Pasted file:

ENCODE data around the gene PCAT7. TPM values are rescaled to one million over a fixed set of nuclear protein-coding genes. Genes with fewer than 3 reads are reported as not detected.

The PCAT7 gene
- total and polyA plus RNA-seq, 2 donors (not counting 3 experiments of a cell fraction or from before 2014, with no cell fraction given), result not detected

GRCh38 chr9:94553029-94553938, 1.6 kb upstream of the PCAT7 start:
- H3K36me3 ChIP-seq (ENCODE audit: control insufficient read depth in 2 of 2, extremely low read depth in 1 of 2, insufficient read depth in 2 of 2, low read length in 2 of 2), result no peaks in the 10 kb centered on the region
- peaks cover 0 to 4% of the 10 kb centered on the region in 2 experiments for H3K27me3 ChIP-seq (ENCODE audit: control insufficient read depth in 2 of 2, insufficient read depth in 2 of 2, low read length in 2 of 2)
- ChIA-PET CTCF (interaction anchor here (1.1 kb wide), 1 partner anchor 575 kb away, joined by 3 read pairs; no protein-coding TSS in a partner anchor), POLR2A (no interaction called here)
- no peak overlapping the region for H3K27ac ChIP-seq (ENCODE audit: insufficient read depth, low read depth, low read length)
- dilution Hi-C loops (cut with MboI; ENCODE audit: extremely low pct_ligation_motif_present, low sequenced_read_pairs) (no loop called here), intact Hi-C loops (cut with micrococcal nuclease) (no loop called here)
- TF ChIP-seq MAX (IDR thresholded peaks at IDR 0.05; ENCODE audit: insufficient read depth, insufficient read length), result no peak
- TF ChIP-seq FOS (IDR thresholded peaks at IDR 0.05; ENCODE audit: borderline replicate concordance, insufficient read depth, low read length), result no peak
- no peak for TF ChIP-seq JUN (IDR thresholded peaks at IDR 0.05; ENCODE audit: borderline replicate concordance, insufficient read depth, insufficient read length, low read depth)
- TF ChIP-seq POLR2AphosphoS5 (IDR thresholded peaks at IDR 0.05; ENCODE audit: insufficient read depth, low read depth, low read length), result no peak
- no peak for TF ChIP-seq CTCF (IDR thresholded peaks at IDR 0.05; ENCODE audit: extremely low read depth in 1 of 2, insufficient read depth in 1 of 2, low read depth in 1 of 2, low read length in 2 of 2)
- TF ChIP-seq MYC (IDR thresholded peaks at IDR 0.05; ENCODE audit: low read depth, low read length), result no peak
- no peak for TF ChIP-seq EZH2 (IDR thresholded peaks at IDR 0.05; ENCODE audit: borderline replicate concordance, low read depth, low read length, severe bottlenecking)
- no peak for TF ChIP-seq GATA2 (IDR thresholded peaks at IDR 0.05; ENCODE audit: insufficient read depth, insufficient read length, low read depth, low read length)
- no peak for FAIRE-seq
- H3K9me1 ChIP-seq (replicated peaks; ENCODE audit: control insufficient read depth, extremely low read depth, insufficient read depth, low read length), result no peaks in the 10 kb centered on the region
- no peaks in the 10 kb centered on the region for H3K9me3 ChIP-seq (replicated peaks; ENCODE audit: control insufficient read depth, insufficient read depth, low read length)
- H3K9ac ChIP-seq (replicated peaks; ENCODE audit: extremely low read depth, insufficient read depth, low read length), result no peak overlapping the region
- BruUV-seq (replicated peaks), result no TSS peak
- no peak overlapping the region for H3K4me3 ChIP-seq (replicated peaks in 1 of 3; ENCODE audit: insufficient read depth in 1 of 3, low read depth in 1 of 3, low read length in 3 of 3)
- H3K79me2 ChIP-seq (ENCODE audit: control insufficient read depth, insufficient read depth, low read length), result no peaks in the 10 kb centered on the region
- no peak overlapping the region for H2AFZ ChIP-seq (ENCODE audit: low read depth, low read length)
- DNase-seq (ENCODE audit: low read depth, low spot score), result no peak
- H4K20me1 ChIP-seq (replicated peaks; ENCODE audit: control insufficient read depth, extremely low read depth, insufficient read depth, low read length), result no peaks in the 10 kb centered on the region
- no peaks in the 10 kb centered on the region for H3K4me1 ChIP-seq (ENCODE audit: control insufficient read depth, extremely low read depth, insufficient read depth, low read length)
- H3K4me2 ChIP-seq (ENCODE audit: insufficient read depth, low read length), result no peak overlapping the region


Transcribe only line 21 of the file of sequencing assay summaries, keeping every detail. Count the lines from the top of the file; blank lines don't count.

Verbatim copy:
- H3K9ac ChIP-seq (replicated peaks; ENCODE audit: extremely low read depth, insufficient read depth, low read length), result no peak overlapping the region